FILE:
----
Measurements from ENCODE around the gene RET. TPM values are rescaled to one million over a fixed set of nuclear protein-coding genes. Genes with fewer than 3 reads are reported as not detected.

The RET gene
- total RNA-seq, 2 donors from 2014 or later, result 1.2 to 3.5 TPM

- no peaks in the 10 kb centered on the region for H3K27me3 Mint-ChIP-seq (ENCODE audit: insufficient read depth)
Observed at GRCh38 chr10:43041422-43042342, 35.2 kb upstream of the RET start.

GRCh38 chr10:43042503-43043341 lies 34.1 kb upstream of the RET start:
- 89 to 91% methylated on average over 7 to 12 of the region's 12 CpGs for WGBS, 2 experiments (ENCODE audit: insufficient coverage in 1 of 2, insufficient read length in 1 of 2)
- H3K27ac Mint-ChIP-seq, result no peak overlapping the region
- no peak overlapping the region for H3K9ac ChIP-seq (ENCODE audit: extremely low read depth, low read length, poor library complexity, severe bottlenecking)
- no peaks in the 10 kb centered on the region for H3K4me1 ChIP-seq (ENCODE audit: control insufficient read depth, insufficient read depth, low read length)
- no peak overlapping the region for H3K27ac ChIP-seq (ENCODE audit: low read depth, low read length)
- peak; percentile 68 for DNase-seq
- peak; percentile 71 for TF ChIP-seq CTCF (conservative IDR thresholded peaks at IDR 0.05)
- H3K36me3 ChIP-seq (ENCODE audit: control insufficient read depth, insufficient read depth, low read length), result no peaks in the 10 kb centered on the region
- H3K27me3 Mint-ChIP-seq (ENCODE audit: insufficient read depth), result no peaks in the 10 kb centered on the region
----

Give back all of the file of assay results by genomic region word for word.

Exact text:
Measurements from ENCODE around the gene RET. TPM values are rescaled to one million over a fixed set of nuclear protein-coding genes. Genes with fewer than 3 reads are reported as not detected.

The RET gene
- total RNA-seq, 2 donors from 2014 or later, result 1.2 to 3.5 TPM

- no peaks in the 10 kb centered on the region for H3K27me3 Mint-ChIP-seq (ENCODE audit: insufficient read depth)
Observed at GRCh38 chr10:43041422-43042342, 35.2 kb upstream of the RET start.

GRCh38 chr10:43042503-43043341 lies 34.1 kb upstream of the RET start:
- 89 to 91% methylated on average over 7 to 12 of the region's 12 CpGs for WGBS, 2 experiments (ENCODE audit: insufficient coverage in 1 of 2, insufficient read length in 1 of 2)
- H3K27ac Mint-ChIP-seq, result no peak overlapping the region
- no peak overlapping the region for H3K9ac ChIP-seq (ENCODE audit: extremely low read depth, low read length, poor library complexity, severe bottlenecking)
- no peaks in the 10 kb centered on the region for H3K4me1 ChIP-seq (ENCODE audit: control insufficient read depth, insufficient read depth, low read length)
- no peak overlapping the region for H3K27ac ChIP-seq (ENCODE audit: low read depth, low read length)
- peak; percentile 68 for DNase-seq
- peak; percentile 71 for TF ChIP-seq CTCF (conservative IDR thresholded peaks at IDR 0.05)
- H3K36me3 ChIP-seq (ENCODE audit: control insufficient read depth, insufficient read depth, low read length), result no peaks in the 10 kb centered on the region
- H3K27me3 Mint-ChIP-seq (ENCODE audit: insufficient read depth), result no peaks in the 10 kb centered on the region